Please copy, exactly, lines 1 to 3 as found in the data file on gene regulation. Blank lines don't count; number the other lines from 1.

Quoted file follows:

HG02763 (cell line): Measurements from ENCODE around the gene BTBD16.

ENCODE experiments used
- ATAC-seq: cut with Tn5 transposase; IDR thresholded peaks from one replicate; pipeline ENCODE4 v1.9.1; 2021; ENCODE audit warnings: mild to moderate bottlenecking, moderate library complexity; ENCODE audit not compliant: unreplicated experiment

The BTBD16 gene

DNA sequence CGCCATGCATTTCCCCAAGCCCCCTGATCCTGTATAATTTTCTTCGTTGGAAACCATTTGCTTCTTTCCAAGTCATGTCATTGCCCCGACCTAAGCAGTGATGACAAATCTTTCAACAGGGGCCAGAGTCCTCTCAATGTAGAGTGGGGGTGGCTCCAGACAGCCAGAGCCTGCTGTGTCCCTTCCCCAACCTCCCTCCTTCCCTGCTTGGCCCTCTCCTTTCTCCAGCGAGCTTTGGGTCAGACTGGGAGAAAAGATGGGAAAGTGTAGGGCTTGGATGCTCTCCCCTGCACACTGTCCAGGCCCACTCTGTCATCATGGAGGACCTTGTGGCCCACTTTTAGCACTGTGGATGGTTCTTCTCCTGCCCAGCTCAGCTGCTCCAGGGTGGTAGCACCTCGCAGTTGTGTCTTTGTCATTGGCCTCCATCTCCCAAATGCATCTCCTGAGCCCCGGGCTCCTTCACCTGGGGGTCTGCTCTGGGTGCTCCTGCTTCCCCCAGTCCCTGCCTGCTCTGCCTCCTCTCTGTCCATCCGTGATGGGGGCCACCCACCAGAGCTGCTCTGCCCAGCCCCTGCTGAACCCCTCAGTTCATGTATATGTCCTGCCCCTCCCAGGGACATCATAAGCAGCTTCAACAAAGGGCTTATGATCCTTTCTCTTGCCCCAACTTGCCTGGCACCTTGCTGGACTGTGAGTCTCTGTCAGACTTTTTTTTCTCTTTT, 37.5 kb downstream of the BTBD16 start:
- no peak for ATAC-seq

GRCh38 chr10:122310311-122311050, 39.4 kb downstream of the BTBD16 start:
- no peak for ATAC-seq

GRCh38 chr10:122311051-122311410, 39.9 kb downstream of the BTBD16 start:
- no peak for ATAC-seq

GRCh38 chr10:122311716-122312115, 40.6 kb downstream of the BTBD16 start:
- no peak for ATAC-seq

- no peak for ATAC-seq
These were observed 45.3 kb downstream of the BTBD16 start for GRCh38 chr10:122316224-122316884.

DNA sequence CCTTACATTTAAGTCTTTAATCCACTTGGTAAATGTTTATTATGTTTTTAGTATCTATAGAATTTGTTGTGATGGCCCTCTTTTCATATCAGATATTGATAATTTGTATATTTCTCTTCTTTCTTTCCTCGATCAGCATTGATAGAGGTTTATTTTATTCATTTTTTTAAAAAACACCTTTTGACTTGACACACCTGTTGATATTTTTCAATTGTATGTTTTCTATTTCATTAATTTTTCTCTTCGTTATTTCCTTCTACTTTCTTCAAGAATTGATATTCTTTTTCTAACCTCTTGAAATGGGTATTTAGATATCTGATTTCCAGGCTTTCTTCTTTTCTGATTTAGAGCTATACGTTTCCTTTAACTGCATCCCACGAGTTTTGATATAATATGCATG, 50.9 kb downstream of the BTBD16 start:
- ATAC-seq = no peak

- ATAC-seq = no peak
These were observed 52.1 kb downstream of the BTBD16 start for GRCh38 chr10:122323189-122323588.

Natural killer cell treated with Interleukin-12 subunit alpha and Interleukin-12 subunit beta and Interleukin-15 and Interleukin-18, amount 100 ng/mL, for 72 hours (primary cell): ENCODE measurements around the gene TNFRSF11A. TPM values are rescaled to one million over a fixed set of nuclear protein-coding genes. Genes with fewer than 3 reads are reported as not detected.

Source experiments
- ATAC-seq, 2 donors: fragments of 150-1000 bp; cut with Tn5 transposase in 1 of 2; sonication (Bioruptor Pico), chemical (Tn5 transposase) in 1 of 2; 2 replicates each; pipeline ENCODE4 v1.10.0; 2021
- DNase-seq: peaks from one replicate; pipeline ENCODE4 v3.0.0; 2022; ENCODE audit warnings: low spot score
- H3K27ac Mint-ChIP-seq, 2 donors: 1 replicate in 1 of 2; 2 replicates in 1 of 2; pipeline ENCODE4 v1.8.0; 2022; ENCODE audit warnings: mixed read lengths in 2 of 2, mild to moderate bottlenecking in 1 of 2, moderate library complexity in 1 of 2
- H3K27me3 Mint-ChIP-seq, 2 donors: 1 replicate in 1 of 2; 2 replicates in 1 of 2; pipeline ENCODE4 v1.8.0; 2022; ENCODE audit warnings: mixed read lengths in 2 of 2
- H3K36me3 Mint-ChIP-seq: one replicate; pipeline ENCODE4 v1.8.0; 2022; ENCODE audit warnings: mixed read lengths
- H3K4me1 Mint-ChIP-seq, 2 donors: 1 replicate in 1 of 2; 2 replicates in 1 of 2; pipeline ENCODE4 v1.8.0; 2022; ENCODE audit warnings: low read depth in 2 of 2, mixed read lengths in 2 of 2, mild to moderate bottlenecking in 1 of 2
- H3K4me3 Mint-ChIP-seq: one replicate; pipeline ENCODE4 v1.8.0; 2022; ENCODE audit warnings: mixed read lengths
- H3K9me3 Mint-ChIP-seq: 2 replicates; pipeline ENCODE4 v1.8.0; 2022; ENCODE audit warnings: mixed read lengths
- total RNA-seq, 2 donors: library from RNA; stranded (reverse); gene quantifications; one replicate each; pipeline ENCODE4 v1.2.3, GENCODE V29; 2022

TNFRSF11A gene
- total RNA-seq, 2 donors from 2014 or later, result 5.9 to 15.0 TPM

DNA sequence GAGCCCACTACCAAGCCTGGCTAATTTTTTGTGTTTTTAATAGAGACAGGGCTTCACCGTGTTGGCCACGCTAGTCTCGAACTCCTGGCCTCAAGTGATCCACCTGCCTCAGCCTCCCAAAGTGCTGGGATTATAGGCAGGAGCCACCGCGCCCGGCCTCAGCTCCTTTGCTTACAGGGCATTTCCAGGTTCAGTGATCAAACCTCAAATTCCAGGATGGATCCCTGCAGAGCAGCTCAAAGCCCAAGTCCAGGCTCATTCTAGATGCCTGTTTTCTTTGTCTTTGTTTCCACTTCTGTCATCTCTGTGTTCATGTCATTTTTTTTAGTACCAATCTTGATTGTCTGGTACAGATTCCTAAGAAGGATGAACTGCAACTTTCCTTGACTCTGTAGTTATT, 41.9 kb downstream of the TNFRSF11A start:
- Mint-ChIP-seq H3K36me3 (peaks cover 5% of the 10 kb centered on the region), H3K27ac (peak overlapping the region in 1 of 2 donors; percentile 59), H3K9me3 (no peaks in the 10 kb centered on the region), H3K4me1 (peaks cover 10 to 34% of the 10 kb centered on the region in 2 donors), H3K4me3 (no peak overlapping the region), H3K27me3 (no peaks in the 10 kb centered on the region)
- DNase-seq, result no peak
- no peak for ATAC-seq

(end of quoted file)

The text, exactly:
HG02763 (cell line): Measurements from ENCODE around the gene BTBD16.

ENCODE experiments used
- ATAC-seq: cut with Tn5 transposase; IDR thresholded peaks from one replicate; pipeline ENCODE4 v1.9.1; 2021; ENCODE audit warnings: mild to moderate bottlenecking, moderate library complexity; ENCODE audit not compliant: unreplicated experiment